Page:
Tips to Avoid Being Scammed During Tax Season

Posted by on Jan 16, 2017 in Blog |

There are three main tax scams in the US that are very popular. You are able to protect yourself of course, everyone is wary when it comes to others asking for money! But what do you do when it comes to the IRS calling you and telling you that you owe them money? No one wants to owe the IRS and with sorting taxes being such a minefield and complicated to handle as it is, why wouldn’t you panic a little?

If you think you have been a victim of identity fraud, you need to immediately report it to the police and the IRS. Make sure you have contacted a reputable Los Angeles Tax Attornies by your side to support you through it. Having people pose as your bank or the IRS to steal your identity if terrifying and it can be really hard to handle that alone. There are three tax scams that you should be fully aware of: Identity Theft, Phone Scams, and Phishing Scams.

  • Phone scams are generally aimed toward the elderly. Not many people have a house phone anymore, and most scams are registered to landline numbers as they can trick people better. Phone scams require the thieves to call you, fraudulently posing from the IRS or other organisation with the intent to steal money from you. These scammers are very convincing, knowing exactly what to say to get under your skin and frighten you into paying money you don’t need to pay out. Never provide anyone your card details over the phone unless you have physically phoned them to pay a bill.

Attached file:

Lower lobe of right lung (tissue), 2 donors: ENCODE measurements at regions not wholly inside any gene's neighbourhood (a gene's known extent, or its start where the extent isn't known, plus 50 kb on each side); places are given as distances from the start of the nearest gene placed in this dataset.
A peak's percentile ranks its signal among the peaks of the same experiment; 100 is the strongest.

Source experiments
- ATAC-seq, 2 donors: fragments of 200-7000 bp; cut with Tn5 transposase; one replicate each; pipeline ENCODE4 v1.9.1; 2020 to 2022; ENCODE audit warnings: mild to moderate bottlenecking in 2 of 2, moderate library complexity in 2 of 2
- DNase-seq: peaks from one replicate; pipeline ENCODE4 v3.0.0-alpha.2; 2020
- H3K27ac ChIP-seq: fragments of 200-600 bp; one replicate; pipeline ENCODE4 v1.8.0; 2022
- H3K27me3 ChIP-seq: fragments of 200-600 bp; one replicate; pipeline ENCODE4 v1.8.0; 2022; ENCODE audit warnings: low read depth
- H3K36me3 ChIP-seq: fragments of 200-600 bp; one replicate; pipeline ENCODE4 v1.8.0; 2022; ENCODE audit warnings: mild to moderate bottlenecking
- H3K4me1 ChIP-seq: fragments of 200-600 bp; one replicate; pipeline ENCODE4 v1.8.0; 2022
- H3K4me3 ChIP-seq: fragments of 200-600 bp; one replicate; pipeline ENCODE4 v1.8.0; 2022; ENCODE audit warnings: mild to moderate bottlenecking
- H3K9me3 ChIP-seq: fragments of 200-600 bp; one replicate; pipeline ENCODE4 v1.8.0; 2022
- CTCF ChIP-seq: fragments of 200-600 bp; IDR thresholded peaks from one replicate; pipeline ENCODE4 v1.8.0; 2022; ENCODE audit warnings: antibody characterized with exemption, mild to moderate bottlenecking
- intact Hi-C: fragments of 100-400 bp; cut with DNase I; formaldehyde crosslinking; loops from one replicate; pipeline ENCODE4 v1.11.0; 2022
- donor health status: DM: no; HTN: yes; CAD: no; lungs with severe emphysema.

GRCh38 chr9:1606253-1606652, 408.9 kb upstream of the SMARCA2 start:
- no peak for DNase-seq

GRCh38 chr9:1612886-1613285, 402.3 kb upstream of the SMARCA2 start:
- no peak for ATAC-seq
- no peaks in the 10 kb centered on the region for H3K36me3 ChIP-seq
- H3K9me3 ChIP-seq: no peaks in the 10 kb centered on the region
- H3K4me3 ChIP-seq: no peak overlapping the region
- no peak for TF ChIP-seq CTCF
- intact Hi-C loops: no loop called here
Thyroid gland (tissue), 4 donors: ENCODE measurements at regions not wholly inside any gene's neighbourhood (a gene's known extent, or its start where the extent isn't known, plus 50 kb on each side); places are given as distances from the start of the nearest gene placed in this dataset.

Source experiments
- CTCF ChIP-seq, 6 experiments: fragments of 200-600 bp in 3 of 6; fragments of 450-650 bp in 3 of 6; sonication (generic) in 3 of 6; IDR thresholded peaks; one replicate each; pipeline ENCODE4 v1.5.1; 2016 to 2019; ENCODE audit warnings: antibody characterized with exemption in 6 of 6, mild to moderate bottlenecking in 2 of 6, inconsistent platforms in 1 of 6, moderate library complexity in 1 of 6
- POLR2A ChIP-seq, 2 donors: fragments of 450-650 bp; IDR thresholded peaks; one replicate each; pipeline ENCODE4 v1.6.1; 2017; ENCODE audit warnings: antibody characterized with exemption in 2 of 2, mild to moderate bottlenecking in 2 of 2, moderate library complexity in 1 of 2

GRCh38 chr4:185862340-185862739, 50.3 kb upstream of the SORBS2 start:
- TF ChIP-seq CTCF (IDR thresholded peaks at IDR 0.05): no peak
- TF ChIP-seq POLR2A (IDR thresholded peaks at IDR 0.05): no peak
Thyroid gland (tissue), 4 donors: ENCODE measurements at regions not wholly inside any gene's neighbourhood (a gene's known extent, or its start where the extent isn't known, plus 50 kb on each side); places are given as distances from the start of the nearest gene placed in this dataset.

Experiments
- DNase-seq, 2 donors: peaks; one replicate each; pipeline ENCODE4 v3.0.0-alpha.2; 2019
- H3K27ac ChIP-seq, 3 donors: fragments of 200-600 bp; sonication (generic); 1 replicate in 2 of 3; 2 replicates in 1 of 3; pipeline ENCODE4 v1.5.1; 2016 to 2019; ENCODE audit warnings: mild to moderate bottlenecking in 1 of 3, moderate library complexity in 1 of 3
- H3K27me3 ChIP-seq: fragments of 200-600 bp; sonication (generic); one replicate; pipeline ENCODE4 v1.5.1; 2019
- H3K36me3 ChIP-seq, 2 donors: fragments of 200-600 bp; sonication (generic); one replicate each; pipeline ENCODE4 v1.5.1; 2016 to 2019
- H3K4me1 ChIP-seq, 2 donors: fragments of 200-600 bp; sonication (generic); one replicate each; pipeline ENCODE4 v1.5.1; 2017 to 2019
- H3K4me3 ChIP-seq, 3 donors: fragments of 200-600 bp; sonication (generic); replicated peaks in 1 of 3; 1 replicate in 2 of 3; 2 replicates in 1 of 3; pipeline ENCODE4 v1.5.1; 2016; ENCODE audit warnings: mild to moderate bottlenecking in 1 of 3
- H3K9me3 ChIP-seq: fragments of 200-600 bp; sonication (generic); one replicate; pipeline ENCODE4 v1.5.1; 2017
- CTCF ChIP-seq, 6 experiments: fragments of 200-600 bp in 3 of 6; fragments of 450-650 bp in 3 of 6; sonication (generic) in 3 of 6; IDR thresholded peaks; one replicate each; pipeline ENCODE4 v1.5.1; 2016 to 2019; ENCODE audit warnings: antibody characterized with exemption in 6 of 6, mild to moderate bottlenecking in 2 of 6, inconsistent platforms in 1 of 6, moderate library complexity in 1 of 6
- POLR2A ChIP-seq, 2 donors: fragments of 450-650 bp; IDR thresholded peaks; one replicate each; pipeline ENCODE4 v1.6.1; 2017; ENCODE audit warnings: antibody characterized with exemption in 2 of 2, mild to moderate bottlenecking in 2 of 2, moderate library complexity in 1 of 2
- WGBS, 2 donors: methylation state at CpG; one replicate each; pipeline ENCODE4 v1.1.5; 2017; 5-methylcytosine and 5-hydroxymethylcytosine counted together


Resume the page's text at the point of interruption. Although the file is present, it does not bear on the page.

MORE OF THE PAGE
• Having your identity stolen can feel like a violation. This can happen by cloning bank cards, having thieves raid your bin for postal rubbish to obtain your address and date of birth, and being physically mugged. By obtaining your personal information, thieves can then further obtain things by fraudulent transactions on your card, file tax returns in your name to claim refunds from the IRS and if very successful, can even get a passport in your name.
  • Finally, a phishing scam is email and website based by thieves who know exactly what to do and what to send to get you to pay up. The websites are very convincing and make you believe that the tax office and other organisations are contacting you directly. It’s important to remember that government organisations and most other companies never, ever contact via email to claim money. The IRS only ever phone you or send letters via post to inform you that you have a debt. They won’t ever ask you to click through a link on a website so that you can pay them online. The trouble is that the scammers know that older people tend not to understand how this works and therefore they are the targets.

Sometimes, thieves and scammers falsely promise large refunds or pension payouts that you can access early: none of these are real. You can protect yourself by calling organisations you receive false emails and calls from directly and checking with them if it’s real. Informing fraud companies who monitor these things is also the best thing you can do.